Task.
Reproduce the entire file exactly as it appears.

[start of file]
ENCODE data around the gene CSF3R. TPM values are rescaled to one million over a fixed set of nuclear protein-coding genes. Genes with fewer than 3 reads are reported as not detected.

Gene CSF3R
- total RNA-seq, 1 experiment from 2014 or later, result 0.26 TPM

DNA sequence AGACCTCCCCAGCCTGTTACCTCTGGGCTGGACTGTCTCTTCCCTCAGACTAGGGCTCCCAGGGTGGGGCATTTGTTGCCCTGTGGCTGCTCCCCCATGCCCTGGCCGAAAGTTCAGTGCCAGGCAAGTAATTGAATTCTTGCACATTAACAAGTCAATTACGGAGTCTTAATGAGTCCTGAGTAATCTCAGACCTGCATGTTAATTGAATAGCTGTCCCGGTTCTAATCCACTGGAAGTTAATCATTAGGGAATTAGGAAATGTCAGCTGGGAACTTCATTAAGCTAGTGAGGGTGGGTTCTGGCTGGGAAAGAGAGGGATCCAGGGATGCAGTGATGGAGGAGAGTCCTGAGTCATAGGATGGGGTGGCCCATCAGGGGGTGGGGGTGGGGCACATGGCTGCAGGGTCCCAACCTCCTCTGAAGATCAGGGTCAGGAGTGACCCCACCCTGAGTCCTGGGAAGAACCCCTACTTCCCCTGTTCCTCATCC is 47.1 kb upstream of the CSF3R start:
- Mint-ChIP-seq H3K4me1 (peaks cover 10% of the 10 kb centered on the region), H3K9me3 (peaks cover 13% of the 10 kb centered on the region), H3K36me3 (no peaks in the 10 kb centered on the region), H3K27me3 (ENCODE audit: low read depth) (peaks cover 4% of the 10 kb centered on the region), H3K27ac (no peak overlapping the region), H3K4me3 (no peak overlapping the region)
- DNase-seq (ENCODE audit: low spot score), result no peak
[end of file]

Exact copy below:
ENCODE data around the gene CSF3R. TPM values are rescaled to one million over a fixed set of nuclear protein-coding genes. Genes with fewer than 3 reads are reported as not detected.

Gene CSF3R
- total RNA-seq, 1 experiment from 2014 or later, result 0.26 TPM

DNA sequence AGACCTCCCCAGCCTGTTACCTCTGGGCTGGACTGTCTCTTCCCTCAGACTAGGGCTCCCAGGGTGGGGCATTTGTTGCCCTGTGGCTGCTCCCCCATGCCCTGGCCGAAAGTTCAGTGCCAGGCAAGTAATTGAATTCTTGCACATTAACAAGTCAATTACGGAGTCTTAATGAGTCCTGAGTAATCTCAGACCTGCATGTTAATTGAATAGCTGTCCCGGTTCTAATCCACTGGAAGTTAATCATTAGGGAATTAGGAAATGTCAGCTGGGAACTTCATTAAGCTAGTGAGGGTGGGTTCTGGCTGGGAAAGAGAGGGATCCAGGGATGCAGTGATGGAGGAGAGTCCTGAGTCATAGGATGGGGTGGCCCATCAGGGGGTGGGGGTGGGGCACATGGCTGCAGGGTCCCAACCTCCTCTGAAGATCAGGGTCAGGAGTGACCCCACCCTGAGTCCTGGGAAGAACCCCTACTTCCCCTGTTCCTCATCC is 47.1 kb upstream of the CSF3R start:
- Mint-ChIP-seq H3K4me1 (peaks cover 10% of the 10 kb centered on the region), H3K9me3 (peaks cover 13% of the 10 kb centered on the region), H3K36me3 (no peaks in the 10 kb centered on the region), H3K27me3 (ENCODE audit: low read depth) (peaks cover 4% of the 10 kb centered on the region), H3K27ac (no peak overlapping the region), H3K4me3 (no peak overlapping the region)
- DNase-seq (ENCODE audit: low spot score), result no peak